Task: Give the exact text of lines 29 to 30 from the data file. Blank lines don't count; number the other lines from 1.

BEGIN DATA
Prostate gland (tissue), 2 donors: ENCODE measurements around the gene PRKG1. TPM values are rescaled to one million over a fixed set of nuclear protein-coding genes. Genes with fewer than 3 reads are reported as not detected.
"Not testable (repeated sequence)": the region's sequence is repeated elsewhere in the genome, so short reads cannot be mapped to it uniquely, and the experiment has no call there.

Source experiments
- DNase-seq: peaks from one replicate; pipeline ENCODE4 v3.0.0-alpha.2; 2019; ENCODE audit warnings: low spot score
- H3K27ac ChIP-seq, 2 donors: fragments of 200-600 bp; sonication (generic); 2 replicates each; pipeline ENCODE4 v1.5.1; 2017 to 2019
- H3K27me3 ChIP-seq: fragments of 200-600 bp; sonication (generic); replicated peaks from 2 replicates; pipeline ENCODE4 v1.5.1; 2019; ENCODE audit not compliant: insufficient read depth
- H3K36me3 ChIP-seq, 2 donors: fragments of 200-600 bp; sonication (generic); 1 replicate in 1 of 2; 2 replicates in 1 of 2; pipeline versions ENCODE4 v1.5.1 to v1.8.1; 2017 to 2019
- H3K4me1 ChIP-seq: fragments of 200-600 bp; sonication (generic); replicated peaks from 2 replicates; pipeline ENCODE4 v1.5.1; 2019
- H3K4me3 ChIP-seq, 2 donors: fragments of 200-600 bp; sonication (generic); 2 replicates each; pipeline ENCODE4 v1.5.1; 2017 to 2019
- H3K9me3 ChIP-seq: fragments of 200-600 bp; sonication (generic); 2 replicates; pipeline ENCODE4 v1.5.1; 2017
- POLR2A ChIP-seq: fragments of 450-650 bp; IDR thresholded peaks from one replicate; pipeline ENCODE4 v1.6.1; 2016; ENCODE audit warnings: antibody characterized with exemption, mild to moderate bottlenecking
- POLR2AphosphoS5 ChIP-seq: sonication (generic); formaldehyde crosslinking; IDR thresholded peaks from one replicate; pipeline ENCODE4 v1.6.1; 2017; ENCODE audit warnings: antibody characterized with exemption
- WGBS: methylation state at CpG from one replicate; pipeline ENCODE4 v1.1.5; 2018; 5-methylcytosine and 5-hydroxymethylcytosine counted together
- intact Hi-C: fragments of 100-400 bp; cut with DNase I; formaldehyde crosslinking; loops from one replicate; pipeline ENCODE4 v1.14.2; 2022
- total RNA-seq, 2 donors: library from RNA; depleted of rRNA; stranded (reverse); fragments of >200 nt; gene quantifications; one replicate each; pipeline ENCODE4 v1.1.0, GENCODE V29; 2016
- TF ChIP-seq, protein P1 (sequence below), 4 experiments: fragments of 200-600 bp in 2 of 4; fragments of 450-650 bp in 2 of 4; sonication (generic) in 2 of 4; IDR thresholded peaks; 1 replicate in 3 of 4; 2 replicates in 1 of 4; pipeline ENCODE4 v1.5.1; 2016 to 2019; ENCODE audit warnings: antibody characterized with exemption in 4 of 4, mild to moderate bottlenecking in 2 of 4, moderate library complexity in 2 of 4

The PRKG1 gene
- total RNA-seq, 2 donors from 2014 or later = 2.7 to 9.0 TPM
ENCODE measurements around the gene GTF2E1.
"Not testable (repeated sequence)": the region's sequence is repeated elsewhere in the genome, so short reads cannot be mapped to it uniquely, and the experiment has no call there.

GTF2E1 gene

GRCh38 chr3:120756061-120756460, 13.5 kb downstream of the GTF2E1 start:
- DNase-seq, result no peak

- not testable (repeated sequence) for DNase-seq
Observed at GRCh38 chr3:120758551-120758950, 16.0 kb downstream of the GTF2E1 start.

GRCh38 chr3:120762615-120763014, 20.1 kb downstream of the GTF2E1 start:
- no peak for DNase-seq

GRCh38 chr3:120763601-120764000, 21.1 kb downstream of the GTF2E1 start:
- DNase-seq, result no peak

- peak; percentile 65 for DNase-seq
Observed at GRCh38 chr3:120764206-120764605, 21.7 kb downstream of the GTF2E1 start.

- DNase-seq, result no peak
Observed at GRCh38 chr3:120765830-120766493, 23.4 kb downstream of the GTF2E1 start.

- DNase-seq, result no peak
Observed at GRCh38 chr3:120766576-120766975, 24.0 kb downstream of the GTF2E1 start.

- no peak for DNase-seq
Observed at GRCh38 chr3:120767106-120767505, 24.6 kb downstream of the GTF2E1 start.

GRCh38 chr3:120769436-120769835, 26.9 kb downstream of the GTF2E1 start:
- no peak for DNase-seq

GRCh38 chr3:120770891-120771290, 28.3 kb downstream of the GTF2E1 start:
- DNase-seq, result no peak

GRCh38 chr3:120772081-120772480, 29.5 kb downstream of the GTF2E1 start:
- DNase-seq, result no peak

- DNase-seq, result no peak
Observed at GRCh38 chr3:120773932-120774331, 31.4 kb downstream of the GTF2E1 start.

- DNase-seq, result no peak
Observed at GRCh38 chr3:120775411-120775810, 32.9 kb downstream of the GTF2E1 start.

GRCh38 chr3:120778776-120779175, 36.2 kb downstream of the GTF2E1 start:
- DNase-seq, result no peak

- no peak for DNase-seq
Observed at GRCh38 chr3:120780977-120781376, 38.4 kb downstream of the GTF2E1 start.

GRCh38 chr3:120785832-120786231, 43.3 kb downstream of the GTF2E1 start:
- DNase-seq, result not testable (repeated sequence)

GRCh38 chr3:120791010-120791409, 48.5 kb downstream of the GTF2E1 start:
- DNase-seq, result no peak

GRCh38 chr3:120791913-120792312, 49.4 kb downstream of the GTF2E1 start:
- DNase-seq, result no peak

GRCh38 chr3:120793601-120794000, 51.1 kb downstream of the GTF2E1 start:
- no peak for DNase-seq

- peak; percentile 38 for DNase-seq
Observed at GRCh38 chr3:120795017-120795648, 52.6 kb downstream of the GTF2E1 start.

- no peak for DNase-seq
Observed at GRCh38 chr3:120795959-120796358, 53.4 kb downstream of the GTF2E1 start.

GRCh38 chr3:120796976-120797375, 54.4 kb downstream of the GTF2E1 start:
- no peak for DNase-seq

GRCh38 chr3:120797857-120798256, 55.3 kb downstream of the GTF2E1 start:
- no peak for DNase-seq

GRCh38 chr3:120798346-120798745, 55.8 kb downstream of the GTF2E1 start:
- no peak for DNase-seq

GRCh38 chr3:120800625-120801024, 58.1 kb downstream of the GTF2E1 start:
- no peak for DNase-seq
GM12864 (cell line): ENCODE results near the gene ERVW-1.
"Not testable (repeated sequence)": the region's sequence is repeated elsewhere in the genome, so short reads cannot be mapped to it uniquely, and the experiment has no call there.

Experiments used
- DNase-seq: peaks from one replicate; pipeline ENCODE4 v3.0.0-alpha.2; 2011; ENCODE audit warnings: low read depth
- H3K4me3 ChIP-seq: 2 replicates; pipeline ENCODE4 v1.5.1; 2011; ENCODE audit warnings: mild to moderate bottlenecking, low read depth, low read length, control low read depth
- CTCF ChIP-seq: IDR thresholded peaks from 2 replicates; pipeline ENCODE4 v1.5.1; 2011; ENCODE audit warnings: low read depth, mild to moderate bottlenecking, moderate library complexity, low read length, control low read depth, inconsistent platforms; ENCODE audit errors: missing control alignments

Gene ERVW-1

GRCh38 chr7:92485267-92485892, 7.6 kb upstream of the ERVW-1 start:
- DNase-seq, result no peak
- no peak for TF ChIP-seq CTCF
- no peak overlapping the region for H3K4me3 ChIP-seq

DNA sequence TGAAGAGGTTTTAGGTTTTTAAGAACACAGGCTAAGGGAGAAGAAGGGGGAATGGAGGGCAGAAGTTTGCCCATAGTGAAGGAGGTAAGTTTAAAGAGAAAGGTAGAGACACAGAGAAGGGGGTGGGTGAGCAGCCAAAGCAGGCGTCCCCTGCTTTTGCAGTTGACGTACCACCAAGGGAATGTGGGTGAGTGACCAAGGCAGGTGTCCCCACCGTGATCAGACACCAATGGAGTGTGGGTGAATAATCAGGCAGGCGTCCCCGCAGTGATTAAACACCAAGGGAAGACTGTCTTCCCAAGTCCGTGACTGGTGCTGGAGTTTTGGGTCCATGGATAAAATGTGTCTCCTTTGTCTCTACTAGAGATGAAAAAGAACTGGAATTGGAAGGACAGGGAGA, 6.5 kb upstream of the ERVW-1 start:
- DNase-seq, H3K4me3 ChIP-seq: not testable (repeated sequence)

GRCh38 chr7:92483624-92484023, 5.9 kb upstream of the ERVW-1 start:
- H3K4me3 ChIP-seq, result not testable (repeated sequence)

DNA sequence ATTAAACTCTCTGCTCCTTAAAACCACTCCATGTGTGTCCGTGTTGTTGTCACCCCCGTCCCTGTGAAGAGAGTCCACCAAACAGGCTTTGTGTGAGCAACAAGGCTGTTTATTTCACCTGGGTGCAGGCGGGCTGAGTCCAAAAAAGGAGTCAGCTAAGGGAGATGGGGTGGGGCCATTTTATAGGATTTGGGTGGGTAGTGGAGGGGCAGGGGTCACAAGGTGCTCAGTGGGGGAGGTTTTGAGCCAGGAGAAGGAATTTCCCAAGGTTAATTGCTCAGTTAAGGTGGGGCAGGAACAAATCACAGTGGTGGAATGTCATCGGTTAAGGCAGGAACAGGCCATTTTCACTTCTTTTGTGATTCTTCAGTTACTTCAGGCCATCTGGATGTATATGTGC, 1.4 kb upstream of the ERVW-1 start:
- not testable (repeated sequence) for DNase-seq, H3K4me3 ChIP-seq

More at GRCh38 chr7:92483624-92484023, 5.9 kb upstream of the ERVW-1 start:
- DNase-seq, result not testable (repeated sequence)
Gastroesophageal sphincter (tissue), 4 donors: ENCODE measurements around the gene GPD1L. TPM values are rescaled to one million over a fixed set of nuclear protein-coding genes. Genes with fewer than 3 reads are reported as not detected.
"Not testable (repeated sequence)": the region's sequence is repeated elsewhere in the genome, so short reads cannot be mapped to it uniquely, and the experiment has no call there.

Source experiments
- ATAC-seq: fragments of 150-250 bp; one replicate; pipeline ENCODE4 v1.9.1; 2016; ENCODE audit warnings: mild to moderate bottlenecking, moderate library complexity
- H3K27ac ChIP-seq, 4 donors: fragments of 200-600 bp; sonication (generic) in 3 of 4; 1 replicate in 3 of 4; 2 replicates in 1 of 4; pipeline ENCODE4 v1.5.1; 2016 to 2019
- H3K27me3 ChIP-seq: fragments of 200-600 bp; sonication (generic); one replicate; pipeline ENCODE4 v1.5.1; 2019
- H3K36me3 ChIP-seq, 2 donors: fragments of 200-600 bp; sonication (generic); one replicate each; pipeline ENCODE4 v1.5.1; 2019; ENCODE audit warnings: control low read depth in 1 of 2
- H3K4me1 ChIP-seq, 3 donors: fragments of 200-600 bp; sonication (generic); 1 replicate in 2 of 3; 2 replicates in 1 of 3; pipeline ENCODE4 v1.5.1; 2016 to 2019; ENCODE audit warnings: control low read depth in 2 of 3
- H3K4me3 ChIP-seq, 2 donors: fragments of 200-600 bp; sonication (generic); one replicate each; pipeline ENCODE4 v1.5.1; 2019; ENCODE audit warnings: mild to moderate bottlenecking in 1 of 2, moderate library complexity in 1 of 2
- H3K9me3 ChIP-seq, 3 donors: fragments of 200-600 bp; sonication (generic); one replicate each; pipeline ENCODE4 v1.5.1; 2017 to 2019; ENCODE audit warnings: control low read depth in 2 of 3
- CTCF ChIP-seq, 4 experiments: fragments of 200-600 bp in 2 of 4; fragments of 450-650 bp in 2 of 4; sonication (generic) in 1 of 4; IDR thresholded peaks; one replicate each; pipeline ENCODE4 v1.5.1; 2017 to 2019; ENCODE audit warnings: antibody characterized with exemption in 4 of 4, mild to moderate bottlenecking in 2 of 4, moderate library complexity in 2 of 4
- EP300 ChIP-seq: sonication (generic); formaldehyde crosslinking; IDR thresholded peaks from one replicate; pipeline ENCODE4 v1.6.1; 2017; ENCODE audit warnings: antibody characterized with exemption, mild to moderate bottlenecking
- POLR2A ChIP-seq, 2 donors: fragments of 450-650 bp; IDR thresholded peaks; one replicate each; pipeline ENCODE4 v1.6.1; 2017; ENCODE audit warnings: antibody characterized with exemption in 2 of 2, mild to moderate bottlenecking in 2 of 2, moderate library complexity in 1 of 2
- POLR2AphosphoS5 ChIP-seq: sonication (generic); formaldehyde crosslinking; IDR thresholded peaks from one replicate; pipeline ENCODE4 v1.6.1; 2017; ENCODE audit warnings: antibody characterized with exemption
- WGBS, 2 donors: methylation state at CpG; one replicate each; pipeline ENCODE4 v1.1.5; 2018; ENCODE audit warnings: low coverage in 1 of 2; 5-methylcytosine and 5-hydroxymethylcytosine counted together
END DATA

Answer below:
- DNase-seq, result no peak

- peak; percentile 65 for DNase-seq